Transitions

It often takes something like the stillness of Sunday’s twilight to grant space enough for my heart to settle completely. With a drag, I invite a tempering wisp of tobacco into my blood. The town is silent in the early morning, save for the occasional cab driver trolling the streets for willing fare. I muse on the miracle of engines, and the meaning of knowledge in a world that can’t be truly known.

I remember past times, distant memories only yesterday. Glimpses of travels where life was not so rife with comforts and electricity. I remember the value of a street lamp and a cold drink of water. Now drowned in a river of infinite satiation for every thirst, except the soul’s.

All is right in a moment truly savoured; paused, with no desire for the next just yet. You drink it in, rich with it’s many textures.

You think: how rare it is to be here, thinking, saving, breathing.

I exhale spent air and think of her skin. Her flavour in midnight.

There’s something teasingly intangible about this space. It cannot be held or photographed. It will be forgotten like the laughter of the passing spring. And we may only release into it, so long as it remains.

I was moved to share this theatric inspiration and also future plans. Very shortly I’ll be launching “The Awakening Man” – a blog and podcast on practical spirituality and evolved relationship, intended for the modern male. I feel that guys could use more relatable, grounded material around personal development in a spiritual context. It will begin with more of a focus on realistic application of non-dual perspectives in intimate relationship, with some “fuck’s” and “shit’s” here and there.

Look forward to sharing.

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Being Infinite: A Catch 22

This life, be it your only one, or one of many (up to you) – is a human experience. With that comes certain inherent limitations. While there are no limits to our experience in the mind, there are definite limits to our experience with the body, which cannot be transcended; barring of course astral out-of-body experiences (OBE’s) or chemically altered states of experience.

A swelling movement in the last several years is turning more people on to the concept of the ego – the axial locus in the mind that believes it’s thoughts are real; that it’s separate from the outside world, and freely shares about how you look in the mirror.

As copies of books like “The Power of Now” continue to be passed around from friend to friend, the number of people contemplating the infinite space between their thoughts ever increases. The awareness of this truth, that the thinker, the “I”, is not real, nor is its elaborate life story, can lead not only to empowerment and serenity, but also depression and anguish.

ImageHere someone has discovered that they can free themselves from inner thought and opinion, that what they thought they were isn’t real. They’ve discovered that they aren’t John Doe, but actually the whole totality of cosmic energy. Yet here they are standing in the middle of the same life they were living before, which requires that same ego, the thinker, to continue functioning.

If I just sit here and “be the space of awareness”, I’ll promptly get evicted from my apartment and starve to death. One must continue to exchange time and energy for money, pay the rent, keep friends and family, and use language tactfully if they ever hope to get laid.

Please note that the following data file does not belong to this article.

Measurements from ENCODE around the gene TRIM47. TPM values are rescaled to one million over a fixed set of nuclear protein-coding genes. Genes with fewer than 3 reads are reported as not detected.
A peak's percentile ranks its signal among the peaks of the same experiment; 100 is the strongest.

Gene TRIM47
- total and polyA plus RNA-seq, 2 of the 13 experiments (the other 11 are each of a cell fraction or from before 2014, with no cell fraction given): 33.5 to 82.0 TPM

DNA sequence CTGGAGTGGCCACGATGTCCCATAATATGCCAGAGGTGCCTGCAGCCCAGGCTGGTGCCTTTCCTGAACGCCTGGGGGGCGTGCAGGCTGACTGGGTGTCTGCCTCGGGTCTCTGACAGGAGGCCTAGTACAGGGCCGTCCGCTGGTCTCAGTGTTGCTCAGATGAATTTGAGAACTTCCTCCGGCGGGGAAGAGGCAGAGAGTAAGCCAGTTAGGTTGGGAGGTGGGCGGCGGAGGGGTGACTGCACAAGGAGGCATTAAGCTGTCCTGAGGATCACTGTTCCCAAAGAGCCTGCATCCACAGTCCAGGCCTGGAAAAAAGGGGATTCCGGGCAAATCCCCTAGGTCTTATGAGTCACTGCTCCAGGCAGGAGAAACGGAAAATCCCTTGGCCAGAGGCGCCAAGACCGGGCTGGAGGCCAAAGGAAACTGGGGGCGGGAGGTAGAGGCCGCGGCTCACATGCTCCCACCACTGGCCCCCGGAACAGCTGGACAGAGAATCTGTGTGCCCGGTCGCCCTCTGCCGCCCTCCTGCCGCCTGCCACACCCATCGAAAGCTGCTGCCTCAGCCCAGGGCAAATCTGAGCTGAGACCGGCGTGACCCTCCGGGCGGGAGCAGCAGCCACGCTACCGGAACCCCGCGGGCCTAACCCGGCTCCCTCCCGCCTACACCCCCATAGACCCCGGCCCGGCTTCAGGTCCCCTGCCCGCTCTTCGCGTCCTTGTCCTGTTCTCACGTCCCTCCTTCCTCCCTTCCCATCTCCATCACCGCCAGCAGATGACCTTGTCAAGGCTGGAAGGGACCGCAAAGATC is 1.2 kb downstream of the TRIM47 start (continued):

Most people who have contemplated the true, infinite nature of their being will know the instability of their sanity. Trying to put a foot in each canoe, as it were, creates a kind of split personality disorder. Personally, I’ve found it incredibly difficult to psychologically manage the role of both non-dual Universe and ordinary citizen.

There’s the rub, the dilemma especially in urban civilization. If you want to do and have the things you like to have and do, you have to keep pretending that you are “You”. There is no place for a person in the city if they choose not to play the game of citizen. Society does not value or reward retreat. In Vancouver, the closest equivalent of living in a mountain cave in the Himalayas is pitching a cardboard box in a Gastown alley.

And what’s the point, really? Actually doing shit is way more fulfilling than a life of cave meditation.

If you’ve come so far on the “path”, as they say, what you then must come to accept, or otherwise go completely mad, is that once your mask – the ego – has been found out, it will never be completely discarded. You will still carry on until death with body and the details on your birth certificate.

When you haven’t fully accepted being human, life kind of feels like living next door to a massive party and you’re not allowed in. There’s something fantastic going on, just outside of your comprehension, and you’re never quite satisfied about it. You can’t fully get on with life.

You must embrace it – the pain, the joy, the detours and details. Thrive in it. Explore it’s absolute potential while you can. Strive to be more awesome. Make your little world something worth being a part of. Illuminate the shadows and unobserved parts of the accumulated personality. Make healthier choices. Challenge yourself.

The trick to this whole game, I think, is to still have desires, to set goals, to grow and become something you enjoy being – in short, living your life – while, as often as you can, remembering the space between the real, infinite You, and thought. Soon enough that thoughtless awareness could begin to pervade all the activities of your day, not just in meditation or yoga practice. You will more easily be able to let go of anger, judgment, self-deprecation, and generally any thoughts born out of the illusion of separation.

It’s possible to “pretend” to be the trappings of your skeleton, without forgetting that you’re much, much more.

Now go on, get lost!